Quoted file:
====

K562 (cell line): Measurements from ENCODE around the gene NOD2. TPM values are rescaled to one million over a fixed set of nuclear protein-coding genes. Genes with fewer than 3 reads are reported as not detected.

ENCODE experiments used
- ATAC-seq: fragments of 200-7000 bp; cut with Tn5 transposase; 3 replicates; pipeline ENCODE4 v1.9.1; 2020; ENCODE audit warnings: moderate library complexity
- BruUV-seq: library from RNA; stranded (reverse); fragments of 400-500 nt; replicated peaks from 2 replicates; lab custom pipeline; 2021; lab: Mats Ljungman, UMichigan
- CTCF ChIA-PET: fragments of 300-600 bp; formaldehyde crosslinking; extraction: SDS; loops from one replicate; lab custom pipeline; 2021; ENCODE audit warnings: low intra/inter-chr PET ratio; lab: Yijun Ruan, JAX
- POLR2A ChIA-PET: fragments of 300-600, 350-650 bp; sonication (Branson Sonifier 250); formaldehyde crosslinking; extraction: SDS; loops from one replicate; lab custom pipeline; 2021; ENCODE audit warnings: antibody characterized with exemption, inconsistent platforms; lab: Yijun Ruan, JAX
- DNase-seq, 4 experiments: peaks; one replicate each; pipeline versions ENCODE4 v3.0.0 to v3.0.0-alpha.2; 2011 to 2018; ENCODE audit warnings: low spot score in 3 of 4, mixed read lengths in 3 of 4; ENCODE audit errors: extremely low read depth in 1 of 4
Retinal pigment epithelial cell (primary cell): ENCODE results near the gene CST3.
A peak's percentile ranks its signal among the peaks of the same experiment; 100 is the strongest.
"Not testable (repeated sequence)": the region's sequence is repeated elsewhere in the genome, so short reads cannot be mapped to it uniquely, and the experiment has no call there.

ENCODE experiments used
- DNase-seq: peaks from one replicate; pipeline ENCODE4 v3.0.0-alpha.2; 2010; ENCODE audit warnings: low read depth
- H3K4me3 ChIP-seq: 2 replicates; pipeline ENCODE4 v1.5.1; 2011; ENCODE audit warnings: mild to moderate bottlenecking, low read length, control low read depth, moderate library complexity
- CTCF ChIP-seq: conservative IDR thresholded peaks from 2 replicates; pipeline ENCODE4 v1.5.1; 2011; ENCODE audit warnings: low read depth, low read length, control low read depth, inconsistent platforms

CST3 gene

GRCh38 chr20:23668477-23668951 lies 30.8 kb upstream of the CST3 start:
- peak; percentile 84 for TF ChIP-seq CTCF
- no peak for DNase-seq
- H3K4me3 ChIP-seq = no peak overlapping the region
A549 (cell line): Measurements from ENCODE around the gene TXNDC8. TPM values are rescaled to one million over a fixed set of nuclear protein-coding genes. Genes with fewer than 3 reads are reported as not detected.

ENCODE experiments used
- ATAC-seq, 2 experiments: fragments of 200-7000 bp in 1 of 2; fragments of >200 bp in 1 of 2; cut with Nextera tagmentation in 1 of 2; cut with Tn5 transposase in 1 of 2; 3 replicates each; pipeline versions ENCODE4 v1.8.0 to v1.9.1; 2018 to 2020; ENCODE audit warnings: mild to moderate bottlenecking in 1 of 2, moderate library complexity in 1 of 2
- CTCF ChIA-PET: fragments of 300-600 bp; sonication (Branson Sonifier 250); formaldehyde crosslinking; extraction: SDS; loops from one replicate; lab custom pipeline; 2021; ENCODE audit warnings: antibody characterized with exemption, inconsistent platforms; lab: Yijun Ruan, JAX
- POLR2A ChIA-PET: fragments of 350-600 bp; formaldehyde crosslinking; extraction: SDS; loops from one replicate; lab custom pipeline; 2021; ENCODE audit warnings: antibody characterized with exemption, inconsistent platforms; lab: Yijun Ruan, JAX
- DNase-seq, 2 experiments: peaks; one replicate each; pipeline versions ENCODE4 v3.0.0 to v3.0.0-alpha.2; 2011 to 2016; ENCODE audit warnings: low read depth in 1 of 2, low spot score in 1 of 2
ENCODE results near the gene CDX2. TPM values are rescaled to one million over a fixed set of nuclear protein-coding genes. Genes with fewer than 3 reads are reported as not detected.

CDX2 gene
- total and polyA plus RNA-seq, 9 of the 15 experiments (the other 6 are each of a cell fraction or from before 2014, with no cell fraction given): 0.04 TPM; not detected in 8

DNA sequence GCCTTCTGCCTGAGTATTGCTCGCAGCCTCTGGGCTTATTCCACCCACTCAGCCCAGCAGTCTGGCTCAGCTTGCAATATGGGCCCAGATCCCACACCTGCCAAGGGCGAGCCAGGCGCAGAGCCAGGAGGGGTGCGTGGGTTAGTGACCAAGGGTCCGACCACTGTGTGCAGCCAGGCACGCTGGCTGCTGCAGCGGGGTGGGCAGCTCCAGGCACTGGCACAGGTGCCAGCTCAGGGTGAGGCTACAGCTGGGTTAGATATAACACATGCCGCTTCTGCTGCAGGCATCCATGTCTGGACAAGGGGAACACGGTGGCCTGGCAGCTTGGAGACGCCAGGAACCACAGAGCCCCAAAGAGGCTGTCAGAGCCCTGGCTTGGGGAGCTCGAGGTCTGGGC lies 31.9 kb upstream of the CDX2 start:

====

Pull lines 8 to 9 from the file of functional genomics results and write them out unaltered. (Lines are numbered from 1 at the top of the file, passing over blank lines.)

Retinal pigment epithelial cell (primary cell): ENCODE results near the gene CST3.
A peak's percentile ranks its signal among the peaks of the same experiment; 100 is the strongest.